AUSTIN, TEXAS — President Barack Obama stopped by the SxSW Interactive Festival an hour-long conversation on tech and empowerment with Evan Smith, CEO and Editor-in-Chief of the Texas Tribune. The President outlined areas the government is trying to use technology to support and empower citizens:
* How can we make government work better through technology and digital platforms? According to the President, applying for financial aid and social security has gotten easier from bringing these processes online.
* How can you leverage technology to tackle big problems in new ways? We have the ability to cure diseases, the President said, due to research on the human genome. Research is being done all over the country and we able to use technology to bring that research together and ensure, “that the whole is better than its parts.”
* How can we use big data, analytics, and technology to make civic participation easy? With so many people working on the ground, government must use technology to enable community organizations and activists to meet up and help shape our society in new ways.
However, a challenge raised by Smith is that the cultures of technology and government cultures are incompatible, with technology companies known for being fast and sleek and government known for being slow and bloated.
Obama said there are two challenges at work here — changing perceptions and changing processes. On the latter, he brought up the botched launch of healthcare.gov, citing an outdated procurement process. In response, Obama said he convened a technology swat team of sorts, with the top software engineers from companies like Google and Facebook to advise departments across the federal government.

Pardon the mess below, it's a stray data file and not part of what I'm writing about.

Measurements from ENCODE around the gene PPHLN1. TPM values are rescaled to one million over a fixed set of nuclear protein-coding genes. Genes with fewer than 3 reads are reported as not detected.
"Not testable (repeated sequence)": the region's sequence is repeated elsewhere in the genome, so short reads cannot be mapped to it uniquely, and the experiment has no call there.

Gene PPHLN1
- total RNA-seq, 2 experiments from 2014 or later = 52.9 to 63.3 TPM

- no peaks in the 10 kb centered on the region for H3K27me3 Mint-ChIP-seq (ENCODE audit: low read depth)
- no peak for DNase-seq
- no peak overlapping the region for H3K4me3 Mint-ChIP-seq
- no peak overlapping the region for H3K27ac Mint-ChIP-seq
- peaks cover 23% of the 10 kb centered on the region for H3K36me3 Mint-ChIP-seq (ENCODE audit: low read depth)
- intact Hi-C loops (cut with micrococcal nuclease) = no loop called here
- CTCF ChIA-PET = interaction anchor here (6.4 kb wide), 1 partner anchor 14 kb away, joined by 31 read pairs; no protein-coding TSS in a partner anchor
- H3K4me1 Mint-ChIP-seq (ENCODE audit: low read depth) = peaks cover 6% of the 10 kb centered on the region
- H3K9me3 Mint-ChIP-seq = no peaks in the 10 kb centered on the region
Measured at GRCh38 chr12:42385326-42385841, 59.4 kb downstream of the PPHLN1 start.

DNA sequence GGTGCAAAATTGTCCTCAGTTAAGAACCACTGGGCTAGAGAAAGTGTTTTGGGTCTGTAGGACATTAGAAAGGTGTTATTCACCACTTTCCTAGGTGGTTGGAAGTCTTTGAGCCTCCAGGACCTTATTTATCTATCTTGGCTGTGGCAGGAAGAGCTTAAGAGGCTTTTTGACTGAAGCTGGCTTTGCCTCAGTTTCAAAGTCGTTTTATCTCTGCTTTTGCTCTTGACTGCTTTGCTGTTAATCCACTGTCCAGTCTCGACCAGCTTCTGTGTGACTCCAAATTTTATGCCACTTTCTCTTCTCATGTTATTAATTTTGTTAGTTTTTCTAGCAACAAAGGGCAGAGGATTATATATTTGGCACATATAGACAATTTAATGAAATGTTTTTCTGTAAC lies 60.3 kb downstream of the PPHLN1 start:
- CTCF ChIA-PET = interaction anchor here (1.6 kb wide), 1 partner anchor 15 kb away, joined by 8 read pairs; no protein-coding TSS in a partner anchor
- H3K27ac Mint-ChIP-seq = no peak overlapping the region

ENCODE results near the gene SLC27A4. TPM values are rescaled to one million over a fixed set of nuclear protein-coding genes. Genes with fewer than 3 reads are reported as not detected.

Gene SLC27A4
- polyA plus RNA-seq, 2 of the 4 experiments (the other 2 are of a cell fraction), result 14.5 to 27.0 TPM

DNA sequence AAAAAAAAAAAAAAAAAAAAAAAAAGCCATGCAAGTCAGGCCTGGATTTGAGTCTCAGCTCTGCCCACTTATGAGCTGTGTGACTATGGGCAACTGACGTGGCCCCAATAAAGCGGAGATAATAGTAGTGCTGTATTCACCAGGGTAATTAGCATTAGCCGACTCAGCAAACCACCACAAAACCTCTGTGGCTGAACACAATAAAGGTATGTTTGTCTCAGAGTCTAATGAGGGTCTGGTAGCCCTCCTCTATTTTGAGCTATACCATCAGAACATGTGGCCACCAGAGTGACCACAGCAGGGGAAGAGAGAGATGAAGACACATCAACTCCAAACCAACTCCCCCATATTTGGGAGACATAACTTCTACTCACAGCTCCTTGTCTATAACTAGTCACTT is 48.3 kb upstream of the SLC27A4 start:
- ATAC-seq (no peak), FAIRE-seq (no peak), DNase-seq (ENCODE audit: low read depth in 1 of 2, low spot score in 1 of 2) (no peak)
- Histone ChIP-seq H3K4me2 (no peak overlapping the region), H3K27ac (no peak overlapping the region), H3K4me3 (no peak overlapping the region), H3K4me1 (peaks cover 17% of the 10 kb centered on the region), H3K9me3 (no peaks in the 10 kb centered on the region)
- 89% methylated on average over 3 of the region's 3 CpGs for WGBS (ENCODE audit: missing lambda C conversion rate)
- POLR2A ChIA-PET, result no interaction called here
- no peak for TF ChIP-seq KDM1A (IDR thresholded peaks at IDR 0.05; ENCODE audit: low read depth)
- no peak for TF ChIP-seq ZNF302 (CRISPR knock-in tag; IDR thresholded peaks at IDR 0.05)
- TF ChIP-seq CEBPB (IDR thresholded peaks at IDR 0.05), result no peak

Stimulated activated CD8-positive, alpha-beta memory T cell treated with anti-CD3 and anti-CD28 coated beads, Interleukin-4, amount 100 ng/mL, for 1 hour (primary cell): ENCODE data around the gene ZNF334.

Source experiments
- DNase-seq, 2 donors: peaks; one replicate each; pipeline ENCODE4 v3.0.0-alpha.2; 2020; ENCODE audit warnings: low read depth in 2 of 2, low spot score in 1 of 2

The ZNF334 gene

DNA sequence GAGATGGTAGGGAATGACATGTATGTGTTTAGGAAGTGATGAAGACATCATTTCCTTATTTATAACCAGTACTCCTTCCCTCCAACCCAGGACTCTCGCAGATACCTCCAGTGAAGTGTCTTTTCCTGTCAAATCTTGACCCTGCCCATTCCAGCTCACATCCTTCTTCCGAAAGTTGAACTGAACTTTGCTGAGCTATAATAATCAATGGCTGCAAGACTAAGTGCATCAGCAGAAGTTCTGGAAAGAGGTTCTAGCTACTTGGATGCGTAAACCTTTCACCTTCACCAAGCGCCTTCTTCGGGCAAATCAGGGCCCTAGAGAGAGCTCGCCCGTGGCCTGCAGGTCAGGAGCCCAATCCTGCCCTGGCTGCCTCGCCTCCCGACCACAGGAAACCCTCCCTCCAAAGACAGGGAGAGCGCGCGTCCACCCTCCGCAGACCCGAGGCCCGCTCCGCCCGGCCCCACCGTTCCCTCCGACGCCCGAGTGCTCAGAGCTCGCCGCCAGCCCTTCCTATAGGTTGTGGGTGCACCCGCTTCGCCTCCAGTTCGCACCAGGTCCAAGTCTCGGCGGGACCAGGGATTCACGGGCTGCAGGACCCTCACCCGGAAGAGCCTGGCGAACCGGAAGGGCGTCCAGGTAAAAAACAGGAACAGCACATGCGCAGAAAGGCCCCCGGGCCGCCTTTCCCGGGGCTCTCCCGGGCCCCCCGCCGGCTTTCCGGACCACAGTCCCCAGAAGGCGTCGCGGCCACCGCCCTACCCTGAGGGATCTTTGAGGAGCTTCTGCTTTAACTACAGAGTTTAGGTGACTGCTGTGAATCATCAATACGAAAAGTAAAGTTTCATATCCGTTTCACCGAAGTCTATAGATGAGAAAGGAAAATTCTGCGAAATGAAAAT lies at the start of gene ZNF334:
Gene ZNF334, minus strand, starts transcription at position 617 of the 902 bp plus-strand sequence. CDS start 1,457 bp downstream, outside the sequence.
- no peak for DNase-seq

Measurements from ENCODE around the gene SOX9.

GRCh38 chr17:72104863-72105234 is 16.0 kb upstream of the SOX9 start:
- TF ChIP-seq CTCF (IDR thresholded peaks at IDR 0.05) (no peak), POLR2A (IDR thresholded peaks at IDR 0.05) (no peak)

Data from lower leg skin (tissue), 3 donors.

On the former, the President admitted that it’s time to change the perception of government, “Every day government is delivering to everyone in this room, whether they realize it or not.” An example he offered is GPS, which relies on government satellites.
While people might rely on government, they don’t seem to engage it with only 55 of registered voters casting ballots in the Presidential election. Technology can address this, according to the President, by making it easier for people to register to vote.
But, Smith noted that many Americans aren’t online at all, citing the huge income and race disparity in access to technology. “Shouldn’t government make sure everyone is in the digital space to begin with,” he asked.
The President discussed his efforts extend access to communities across the country. He applauded projects like ConnectEd, to bring WiFi into classrooms and The Opportunity Network to increase access. “These are solvable problems, but it’s not a matter of us passively waiting for someone else to solve it. That’s part of the mindset that I’m trying to break,” he said.
The President said that government works better in many areas for which it doesn’t get credit because people only see what’s not working. Additionally, government has to take on the hardest problems. “If we could reconceive the boundaries between the private, nonprofit, and government sectors, open these up, and use technology and social media to join forces around problems, then no problem that isn’t solvable. It’s not enough to just focus on what’s the cool next thing; we need to ask how we use it.”
Obama wrapped up with submitted question about the recent news on Apple’s stance on surveillance. He cautioned against taking an absolutist perspective on the issue. The dangers are real and it’s trying to strike a balance between privacy and threats to the values our country holds dear.
While there’s a lot of work to be done, the President promised he was not going anywhere after his term ends, and plans to continue the digital strides government has made to solve problems. He concluded, “If the brainpower here takes the baton, I’m going to be really confident that we can find solutions.”